In a nutshell: Marlene’s hair is not easy. When she does nothing, it’s wild and frizzy, and she’s constantly being told to straighten it, to be more beautiful, more presentable. Marlene just wants everyone to leave her hair alone, but she doesn’t know what to do. With the help of a friend and her Tia Ruby, Marlene learns how to appreciate her curly hair.

Why I love it: As a curly-haired girl myself, I especially related Marlene’s journey to love her hair. But this one is for any girl who wants to appreciate what makes her special.

Favorite quote: “And thank you, Marlene. You taught me what it means to be brave and that it’s okay to be yourself.”

“Thirst” by Varsha Bajaj

Recommended age: 10-12

Read this if … you want a compelling middle-grade novel about how one girl ca ncreate waves of change.

In a nutshell: So many of us take water for granted, but as we all know, water is not guaranteed. Minni, the narrator of this book, knows this, too. She’s seen the way her family and neighbors have to struggle to get water from the communal tap, and she knows that the water mafia boss controls everything. But she doesn’t understand why people who live in fancy buildings nearby have water flowing from their faucets. After her Ma falls ill, Minni is sent to replace her as a maid in one of those fancy high-rises. Minni struggles to adapt to her new job while also keeping up with her precious schoolwork. Her new job unexpectedly gives her something else — a chance to help her community.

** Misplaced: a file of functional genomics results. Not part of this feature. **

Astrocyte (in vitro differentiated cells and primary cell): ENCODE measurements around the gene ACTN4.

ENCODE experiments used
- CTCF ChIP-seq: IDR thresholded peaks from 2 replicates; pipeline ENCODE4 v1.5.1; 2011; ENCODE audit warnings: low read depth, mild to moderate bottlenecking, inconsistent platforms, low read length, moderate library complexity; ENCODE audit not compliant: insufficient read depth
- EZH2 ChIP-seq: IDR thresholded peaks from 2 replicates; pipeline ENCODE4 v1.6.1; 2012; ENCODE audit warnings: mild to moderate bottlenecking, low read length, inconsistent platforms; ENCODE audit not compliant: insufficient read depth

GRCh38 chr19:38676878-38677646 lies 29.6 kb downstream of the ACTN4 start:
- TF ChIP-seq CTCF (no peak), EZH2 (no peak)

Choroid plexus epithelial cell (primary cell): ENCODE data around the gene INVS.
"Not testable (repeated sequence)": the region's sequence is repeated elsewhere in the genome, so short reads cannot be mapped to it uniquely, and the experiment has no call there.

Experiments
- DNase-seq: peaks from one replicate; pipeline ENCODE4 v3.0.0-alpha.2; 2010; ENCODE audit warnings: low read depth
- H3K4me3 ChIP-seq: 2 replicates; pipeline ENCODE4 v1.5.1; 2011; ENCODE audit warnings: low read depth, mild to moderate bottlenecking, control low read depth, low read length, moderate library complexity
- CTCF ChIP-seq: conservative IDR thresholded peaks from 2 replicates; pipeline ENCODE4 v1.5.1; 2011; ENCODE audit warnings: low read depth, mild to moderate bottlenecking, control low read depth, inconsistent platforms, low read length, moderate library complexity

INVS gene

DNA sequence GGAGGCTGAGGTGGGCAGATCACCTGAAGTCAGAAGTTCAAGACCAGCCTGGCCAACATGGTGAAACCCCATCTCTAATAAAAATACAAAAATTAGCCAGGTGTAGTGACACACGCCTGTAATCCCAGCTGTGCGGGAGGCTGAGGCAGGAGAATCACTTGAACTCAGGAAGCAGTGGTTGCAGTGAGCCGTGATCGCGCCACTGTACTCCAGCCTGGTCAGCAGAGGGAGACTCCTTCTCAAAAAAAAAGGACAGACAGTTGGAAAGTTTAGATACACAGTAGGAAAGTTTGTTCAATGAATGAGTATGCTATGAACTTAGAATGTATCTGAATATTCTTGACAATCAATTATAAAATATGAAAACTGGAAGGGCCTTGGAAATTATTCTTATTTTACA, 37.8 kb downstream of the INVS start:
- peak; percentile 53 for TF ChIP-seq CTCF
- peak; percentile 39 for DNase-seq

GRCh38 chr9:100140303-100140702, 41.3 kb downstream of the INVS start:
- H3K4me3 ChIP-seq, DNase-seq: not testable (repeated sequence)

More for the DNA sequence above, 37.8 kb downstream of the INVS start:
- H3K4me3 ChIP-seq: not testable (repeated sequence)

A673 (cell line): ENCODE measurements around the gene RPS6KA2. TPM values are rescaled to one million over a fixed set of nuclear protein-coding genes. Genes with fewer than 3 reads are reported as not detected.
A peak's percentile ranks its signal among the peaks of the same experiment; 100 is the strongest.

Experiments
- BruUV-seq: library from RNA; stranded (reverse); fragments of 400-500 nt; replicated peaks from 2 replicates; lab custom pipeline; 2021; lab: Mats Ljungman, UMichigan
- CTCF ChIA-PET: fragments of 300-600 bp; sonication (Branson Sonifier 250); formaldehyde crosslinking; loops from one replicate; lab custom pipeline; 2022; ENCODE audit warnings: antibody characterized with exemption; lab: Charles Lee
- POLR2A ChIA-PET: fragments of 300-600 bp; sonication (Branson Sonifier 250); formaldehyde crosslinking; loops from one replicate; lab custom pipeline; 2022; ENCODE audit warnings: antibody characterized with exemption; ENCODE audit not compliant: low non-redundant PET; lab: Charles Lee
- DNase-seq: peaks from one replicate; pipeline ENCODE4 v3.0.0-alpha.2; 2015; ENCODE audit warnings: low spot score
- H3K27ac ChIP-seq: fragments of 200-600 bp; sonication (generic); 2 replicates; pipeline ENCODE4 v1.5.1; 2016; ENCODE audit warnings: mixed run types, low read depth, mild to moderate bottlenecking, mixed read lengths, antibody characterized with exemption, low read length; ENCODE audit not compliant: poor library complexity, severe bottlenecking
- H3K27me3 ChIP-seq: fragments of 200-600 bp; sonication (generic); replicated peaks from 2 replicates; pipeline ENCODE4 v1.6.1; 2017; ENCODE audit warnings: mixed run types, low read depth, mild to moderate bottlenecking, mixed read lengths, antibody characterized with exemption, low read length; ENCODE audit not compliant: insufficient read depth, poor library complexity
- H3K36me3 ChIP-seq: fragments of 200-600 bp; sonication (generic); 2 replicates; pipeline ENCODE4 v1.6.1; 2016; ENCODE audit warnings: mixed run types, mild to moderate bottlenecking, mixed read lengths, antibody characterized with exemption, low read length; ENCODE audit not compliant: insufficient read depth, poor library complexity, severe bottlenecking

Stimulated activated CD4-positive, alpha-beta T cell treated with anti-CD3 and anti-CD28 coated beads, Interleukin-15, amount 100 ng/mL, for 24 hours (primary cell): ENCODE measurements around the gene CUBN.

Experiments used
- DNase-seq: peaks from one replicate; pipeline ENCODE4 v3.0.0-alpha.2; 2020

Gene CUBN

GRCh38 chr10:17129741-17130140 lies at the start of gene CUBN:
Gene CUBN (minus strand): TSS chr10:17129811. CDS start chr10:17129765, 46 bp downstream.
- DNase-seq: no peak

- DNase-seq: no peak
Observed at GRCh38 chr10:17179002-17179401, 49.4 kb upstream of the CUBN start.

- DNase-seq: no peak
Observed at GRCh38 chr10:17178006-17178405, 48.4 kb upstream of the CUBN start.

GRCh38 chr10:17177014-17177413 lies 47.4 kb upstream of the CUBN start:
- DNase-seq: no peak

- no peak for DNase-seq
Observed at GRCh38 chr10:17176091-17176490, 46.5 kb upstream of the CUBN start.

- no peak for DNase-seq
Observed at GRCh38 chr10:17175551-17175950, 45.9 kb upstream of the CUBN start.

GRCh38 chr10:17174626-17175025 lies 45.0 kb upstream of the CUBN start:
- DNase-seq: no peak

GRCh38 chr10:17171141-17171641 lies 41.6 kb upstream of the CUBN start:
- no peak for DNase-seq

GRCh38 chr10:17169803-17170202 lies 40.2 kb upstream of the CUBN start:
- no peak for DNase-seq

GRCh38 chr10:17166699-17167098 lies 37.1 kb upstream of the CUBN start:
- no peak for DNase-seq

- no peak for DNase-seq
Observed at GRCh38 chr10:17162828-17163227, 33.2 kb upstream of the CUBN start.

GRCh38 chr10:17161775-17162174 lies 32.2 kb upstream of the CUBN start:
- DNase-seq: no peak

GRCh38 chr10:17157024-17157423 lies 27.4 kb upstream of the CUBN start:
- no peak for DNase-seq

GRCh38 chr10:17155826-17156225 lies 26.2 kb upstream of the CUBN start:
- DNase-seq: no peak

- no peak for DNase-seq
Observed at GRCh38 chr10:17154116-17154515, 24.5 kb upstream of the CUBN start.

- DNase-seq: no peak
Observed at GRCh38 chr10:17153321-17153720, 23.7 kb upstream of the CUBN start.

Why I love it: Minni is young, but her courage and determination make it clear that kids can make a big difference, too.

Favorite quote: “What I do know is that I’ve worked to right a wrong. And that the man who could have crushed us like ants no longer has that power.”

“In the Beautiful Country” by Jane Kuo

Recommended age: 10+

Read this if … you’re looking for a lovely novel about finding home in a new place.

In a nutshell: In Chinese, the word for America translates literally to “beautiful country.” So while Anna is sad to be leaving Taiwan, she can’t wait to go live in the U.S. She’s ready for a new life in a beautiful new home. But her new life isn’t what she expected — the language barrier, bullies at school and her parents’ restaurant that’s losing money are just the start of it. Despite the challenges, Anna knows her parents came to America for a better life. And Anna is determined to make one.

Why I love it: There are so many stories about the immigrant experience, but this one, told through the eyes of a young girl, is especially poignant.

Favorite quote: “My parents believe there’s something better for us in the beautiful country. I believe it, too.”

“The Ogress and the Orphans” by Kelly Barnhill

Recommended age: 10+

Read this if … you want a hopeful fantasy about the power of generosity and kindness.

In a nutshell: The small town of Stone-on-Glen used to be lovely. After the library burned down, and then the school, and the park...well, the light started to fade. But it wasn't all bad. After all, the mayor would save them all. But the orphans at the Orphan House weren't so sure. The mayor didn’t really seem to be taking care of them. In fact, the only thing that's been sustaining them has been the baskets of food left on their doorstep every few days — secretly, by the Ogress on the edge of town. But things come to a head when the townspeople decide that the Ogress is a problem.

Why I love it: This book is a charming and captivating fantasy and fairy tale, but it's also a clear allegory for our modern times - and is destined to become a classic.

Favorite quote: “I belong here, [the Ogress] said to herself. This is my home, too.”

Ciarra Chavarria runs the Instagram feed @girlsreadtheworld, where she regularly posts her latest finds. She’s also a lawyer and the mom of two super cool girls who live in New Jersey.